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"Mansplaining" Explained

"Mansplaining" isn't sexist.

I'm painfully tired of this lie.

This week, I was collecting some information on a story about how Amy Klobuchar had gotten a "civics lesson" from Ben Sasse as he followed up her opening comments to the Amy Coney Barrett hearings, and I realized with a laugh a little way into the Twitter outrage that I hadn't even thought of the fact that Klobuchar was a woman and Sasse was a man when I first came across this story.

I mean, I don't know, here I am, a modern, millennial woman, reading an article about a politician's response to another politician's rhetoric.

Why would I think about their respective genders?

You can either have it one of two way—either it’s condescending for a man to explain something to a woman because he’s intellectually superior to her, or men and women are equal and when someone condescendingly explains something it's simply because they're, well, being condescending.

Men and women are both perfectly capable of lecturing or talking down to one another and in 2020 in America, it happens all the time. What woman in leadership needs to be treated like a wilting violent because a man explained something to her? As if she were another man?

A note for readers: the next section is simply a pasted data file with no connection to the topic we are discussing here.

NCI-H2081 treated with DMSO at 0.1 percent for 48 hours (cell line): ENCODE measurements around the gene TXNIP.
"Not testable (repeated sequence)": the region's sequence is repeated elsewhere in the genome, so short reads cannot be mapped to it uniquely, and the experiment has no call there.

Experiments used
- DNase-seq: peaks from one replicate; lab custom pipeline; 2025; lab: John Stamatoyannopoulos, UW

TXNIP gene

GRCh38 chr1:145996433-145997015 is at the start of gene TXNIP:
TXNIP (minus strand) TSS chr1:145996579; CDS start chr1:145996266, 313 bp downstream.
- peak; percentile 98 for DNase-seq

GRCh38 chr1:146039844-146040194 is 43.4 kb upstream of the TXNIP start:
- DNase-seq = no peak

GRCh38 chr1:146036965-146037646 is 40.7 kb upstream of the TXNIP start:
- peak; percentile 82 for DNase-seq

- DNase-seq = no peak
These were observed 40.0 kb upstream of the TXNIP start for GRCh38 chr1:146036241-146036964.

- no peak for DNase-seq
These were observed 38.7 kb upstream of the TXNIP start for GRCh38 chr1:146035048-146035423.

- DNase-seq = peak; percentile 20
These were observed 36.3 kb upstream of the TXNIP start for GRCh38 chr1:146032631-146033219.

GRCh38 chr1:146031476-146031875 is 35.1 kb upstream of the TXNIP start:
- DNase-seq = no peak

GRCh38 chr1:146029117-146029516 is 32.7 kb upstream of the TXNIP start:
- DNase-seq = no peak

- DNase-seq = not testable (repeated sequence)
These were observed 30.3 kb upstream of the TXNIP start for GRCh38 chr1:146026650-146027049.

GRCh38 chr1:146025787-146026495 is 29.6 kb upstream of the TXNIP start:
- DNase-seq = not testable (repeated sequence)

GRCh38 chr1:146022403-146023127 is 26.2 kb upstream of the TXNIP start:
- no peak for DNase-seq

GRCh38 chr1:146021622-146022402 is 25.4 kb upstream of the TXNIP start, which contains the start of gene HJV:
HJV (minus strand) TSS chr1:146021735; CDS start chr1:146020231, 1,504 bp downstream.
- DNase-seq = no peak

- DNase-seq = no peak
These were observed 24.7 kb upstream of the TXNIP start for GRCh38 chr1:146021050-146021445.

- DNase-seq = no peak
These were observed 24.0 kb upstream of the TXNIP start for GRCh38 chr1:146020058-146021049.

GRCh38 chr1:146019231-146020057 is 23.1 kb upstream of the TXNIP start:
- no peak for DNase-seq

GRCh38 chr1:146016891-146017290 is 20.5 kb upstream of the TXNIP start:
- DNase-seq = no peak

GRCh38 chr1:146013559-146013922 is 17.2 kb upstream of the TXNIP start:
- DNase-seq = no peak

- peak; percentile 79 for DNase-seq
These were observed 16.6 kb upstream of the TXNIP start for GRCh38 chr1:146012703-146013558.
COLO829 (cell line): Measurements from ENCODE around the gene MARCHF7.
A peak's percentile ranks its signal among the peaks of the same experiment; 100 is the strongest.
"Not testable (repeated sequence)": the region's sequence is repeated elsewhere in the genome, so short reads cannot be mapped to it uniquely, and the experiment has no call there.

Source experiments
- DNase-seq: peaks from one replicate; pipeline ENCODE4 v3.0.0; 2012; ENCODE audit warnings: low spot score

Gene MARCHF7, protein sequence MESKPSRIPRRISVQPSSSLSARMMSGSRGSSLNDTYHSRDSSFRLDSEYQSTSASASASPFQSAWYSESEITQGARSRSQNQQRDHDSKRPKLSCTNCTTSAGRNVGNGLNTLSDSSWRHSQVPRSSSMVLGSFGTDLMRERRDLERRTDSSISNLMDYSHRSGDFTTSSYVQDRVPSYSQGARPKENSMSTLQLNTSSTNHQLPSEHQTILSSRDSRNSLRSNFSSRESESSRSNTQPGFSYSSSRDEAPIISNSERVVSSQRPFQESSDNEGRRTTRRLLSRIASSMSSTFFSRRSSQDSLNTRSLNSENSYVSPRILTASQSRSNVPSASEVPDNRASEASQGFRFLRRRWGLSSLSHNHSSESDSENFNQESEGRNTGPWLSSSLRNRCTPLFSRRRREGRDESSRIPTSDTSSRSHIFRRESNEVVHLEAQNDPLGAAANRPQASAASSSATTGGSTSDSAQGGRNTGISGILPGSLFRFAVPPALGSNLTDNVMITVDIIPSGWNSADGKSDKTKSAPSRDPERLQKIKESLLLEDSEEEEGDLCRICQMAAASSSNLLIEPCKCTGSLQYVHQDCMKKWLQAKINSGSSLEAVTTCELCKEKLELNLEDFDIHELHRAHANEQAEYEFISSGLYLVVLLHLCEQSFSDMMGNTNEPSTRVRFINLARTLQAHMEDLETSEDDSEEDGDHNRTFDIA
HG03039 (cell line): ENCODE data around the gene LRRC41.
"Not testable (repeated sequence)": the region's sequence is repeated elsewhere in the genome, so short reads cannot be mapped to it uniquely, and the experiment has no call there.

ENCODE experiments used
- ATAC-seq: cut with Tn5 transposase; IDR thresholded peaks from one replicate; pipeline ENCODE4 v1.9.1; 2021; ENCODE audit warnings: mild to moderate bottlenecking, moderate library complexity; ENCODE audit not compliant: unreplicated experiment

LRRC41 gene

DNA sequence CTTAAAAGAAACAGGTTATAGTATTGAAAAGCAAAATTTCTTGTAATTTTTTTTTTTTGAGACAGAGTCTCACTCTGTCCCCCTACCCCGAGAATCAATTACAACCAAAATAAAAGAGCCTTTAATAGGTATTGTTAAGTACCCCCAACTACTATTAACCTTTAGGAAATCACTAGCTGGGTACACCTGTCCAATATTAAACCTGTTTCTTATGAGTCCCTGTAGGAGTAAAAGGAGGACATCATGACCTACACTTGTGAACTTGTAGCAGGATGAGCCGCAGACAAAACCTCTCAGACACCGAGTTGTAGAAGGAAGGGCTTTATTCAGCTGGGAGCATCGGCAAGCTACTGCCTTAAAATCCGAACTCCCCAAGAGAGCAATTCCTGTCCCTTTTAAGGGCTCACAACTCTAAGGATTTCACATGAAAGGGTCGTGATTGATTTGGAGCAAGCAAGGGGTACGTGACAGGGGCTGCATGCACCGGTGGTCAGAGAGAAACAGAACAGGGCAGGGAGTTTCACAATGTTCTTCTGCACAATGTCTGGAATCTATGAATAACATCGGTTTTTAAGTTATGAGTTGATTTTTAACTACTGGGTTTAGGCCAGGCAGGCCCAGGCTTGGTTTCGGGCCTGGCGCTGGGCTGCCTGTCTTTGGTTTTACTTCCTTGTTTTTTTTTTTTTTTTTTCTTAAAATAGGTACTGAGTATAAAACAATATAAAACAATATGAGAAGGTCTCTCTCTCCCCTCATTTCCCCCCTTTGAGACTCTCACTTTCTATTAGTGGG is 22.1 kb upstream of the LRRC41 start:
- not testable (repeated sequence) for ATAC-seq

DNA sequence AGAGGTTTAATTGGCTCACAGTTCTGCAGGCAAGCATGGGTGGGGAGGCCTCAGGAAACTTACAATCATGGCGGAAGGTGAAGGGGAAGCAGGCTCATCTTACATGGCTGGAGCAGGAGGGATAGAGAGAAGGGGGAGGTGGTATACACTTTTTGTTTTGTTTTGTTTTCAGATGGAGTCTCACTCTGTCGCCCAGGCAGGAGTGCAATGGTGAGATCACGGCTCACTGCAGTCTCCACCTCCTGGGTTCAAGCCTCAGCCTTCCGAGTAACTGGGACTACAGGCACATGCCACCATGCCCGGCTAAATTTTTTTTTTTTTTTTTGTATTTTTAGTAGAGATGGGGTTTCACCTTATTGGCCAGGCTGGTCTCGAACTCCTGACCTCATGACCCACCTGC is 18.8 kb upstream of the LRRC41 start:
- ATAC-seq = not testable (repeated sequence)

Isn’t that what she wanted?

"Mansplaining" isn't any more a thing than the way some men talk sometimes, which they do to each other, as a matter of fact.

The book You Just Don’t Understand: Women and Men In Conversation by Deborah Tannen (affiliate link, it helps out the site if you’re thinking of getting it) gives a fascinating look into the way men and women dialogue. She details how men tend to speak to each other in an "asymmetrical" fashion, meaning at least one of them is always vying for the dominant position in a conversation. Meanwhile, women tend to dialogue in a more "symmetrical" fashion, seeking common ground and feeling connected rather than one dominating the other.

So, if men "mansplain" to men, how can it possibly be sexist when they do the same thing to a woman? Isn't an indication that they view the woman—this case, Amy Klobuchar—as their equal?

Sasse could have easily made the exact same comments to a male colleague and no one would have batted an eye.

It's almost as's sexist to call it mansplaining!

Imagine that.

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